Tiger's still majors' biggest uproar

Apr 15, 2008 7:00 PM

3 2 Pitch by Andy Iskoe | Two weeks into the 2008 season have brought surprises and disappointments.

There has been no greater disappointment thus far then the woeful play of the Detroit Tigers. Picked by many to contend for the World Series, Detroit has won just 2 of 12 games through Sunday and has the worst record in baseball with two fewer wins than any other team. The offense has sputtered as the Tigers have been shut out four times – one fewer than all of last season.

It’s just a matter of time before things click for this potentially powerful lineup. However, once the bats start hitting the concerns about the pitching staff will not go away. The Tigers should perform better early this week as they host Minnesota for two games. Detroit seeks its first home win of the season following the 0-6 start.

New York has to be disappointed with the starts of the Yankees and Mets. Both teams begin the week a game below .500 and have suffered from inconsistent play.

For the Mets, the offense has been erratic. The Yankees have also not been banging the ball as they can, but have also not gotten the kind of pitching from youngsters Ian Kennedy and especially Philip Hughes as they had hoped.

It’s still early and both teams should turn things around but there may be more the Yankees to be concerned about than the Mets.

St. Louis has been a pleasant surprise at 9-4 despite a starting rotation that is considered suspect and an offense that has seen support for star Albert Pujols steadily slip away over the past couple of seasons.

Again, it is early but there may be some nice upside to the Cardinals as young starting pitchers Adam Wainwright and Todd Wellmeyer continue to develop. Tony LaRussa and pitching coach Dave Duncan have woven their magic in the past with young staffs and this season may unfold along a similar path.

Arizona has the best record in baseball through two weeks (9-3) and has starting lefty Randy Johnson back for Monday night’s game in San Francisco. The Diamondbacks lead the NL in offense, averaging nearly 6½ runs per game. They have scored at least eight runs in 4-of-6 home games this season and made a statement by taking 5-of-6 against rival Colorado.

The Red Sox-Yankees rivalry was renewed this past weekend as Boston took two of three from the Bronx Bombers. The Yankees did score a big win however by digging up a Boston jersey that was buried in the building of the new Yankee Stadium that will open next spring. The teams meet for a pair of games at the "old" Yankee Stadium Wednesday and Thursday of this week.

Injuries continue to play a major role in the fortunes of teams. It seems as though there have been more nagging injuries early this season than in recent years. Already pitchers Pedro Martinez of the Mets and Dontrelle Willis of the Tigers have been sidelined as has Seattle closer JJ Putz.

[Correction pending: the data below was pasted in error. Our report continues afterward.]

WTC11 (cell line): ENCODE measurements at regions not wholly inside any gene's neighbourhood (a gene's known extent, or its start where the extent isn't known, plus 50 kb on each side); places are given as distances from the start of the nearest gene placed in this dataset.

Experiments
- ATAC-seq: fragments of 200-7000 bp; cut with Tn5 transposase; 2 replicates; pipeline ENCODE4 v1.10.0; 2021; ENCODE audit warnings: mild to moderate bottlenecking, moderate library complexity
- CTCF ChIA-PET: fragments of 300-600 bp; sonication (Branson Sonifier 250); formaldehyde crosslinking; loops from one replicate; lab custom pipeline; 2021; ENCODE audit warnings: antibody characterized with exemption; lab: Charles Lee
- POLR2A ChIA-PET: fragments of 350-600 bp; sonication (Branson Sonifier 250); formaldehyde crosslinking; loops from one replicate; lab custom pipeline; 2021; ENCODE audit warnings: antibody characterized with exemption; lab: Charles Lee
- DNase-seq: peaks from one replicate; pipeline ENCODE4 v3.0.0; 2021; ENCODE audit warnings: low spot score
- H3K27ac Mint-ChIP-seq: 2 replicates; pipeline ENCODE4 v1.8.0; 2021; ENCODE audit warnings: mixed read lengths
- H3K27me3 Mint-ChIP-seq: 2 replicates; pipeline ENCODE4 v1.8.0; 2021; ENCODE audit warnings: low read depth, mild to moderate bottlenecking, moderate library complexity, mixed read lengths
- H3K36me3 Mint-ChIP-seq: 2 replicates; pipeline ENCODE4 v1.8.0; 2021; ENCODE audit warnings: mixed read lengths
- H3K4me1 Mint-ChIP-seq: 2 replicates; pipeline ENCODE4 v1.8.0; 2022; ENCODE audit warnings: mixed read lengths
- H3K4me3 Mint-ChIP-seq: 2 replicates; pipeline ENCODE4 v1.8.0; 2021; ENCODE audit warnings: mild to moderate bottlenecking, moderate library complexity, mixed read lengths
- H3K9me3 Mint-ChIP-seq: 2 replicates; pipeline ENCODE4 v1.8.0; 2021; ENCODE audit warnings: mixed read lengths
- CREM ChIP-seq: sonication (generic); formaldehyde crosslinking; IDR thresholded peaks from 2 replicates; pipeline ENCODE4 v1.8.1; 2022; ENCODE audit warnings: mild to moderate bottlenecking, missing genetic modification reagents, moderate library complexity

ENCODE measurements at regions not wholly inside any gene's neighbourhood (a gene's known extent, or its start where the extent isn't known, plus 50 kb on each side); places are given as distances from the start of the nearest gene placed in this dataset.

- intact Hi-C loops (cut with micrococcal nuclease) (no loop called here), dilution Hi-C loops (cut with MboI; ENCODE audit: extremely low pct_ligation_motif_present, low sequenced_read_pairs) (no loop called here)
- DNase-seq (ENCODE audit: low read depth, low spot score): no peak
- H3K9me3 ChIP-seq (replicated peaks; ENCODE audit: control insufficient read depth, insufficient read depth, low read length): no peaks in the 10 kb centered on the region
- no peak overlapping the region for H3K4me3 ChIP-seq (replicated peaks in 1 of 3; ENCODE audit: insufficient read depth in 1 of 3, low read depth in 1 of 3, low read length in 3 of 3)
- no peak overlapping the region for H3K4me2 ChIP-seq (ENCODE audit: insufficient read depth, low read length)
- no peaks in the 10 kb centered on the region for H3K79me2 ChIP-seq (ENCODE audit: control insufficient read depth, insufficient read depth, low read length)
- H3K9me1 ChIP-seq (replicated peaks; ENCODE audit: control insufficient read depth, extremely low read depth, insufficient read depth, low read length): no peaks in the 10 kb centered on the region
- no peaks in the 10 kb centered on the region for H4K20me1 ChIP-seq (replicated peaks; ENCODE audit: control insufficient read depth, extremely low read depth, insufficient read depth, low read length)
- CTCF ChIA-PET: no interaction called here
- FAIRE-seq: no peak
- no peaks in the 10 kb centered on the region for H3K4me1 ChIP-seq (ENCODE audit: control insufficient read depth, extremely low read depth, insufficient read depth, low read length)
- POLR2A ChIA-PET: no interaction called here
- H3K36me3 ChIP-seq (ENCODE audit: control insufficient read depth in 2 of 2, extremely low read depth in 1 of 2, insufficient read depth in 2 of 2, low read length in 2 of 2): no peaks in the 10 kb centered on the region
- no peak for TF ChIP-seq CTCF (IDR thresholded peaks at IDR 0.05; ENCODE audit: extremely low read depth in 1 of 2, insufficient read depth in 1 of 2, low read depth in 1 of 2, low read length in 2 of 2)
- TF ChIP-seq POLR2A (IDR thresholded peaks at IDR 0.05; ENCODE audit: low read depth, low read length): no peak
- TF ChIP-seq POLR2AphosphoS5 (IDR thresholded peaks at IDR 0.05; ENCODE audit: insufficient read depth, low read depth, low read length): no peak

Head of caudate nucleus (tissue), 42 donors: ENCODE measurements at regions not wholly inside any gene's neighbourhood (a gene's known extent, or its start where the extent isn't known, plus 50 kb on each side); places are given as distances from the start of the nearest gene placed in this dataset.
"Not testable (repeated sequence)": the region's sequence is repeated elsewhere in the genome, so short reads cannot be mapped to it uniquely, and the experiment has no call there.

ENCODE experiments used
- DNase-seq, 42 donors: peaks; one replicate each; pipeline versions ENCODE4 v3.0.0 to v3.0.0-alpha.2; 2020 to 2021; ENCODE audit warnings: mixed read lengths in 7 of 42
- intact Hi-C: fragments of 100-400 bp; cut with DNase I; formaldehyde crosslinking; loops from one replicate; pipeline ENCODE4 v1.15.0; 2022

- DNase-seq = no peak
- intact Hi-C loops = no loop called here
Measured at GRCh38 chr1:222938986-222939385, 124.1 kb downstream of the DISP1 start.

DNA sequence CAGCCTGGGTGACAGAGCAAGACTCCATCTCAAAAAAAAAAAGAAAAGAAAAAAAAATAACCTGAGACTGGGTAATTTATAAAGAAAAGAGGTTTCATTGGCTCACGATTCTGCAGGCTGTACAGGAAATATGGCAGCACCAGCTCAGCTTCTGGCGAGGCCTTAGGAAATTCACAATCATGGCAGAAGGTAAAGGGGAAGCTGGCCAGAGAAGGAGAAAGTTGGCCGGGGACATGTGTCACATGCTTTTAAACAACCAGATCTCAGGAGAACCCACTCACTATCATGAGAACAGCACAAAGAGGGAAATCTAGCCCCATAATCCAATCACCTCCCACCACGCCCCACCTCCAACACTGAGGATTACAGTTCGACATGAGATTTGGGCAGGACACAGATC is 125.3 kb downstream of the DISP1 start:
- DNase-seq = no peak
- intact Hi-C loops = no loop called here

Whether there is a connection between the seemingly greater number of injuries and revamped methods of treatment (read that innuendo as you choose) has yet to be determined as being fact or coincidence.

Here’s a look at four series to be played this weekend.

Mets at Phillies: Jimmy Rollins has been sidelined for the Phils, but should be back for this series. Both teams have plenty of offense and questions on the mound, especially in the bullpen. Lefty Cole Hamels is the ace of the Philly staff and continues to develop. The Mets two big guns are Johan Santana and John Maine.

Preferred plays: Mets -125 in starts by Santana or Maine unless Hamels starts. Hamels -140 unless opposed by Santana or Maine. Either side as +130 dog if none of those starters are pitching. Over 9 or lower in starts not involving Hamels, Santana or Maine; Under 7½ or less if Hamels faces Santana or Maine.

Dodgers at Braves: The Braves have gotten more offense than expected and have a better overall lineup, having already scored double-digit runs four times in 12 games. The Dodgers have a slight edge in pitching. Both teams have a pair of solid starters capable of going at least 6.

Preferred plays: Under 8 or higher and the dog if the Dodgers’ Brad Penny or Derek Lowe oppose Atlanta’s Tim Hudson or John Smoltz. Atlanta -140 if facing other than Penny or Lowe. Over 9 or lower if none of these four pitchers start.

Tigers at Blue Jays: Detroit’s struggling offense must contend with one of baseball’s best overall starting rotations. Toronto has two proven starters in Roy Halladay and AJ Burnett. The other three starters – Dustin McGowan, Jessie Litsch and Shaun Marcum have plenty of potential. Of Detroit’s five starters, four have ERAs above 6.45. Only Jeremy Bonderman has a respectable (3.98) ERA.

Preferred plays: Toronto -130 in any matchup except against Justin Verlander. Detroit as a dog with Verlander. Under 9 or higher in starts by Verlander or Bonderman.

Indians at Twins: Cleveland’s 5-7 start is surprising considering how well Cliff Lee, Jake Westbrook and Fausto Carmona have pitched. It’s been the poor starts of CC Sabathia and Paul Byrd that have raised concern. Minnesota’s 6-6 start is a pleasant surprise. Cleveland has a potent lineup, while Minnesota has an excellent bullpen, anchored by closer Joe Nathan.

Preferred plays: Minnesota as underdogs in starts by Livan Hernandez or Boof Bonser; Cleveland as a dog in starts by Westbrook or Lee; Under 9 or higher with Bonser, Scott Baker or Nick Blackburn vs. Lee, Westbrook or Carmona.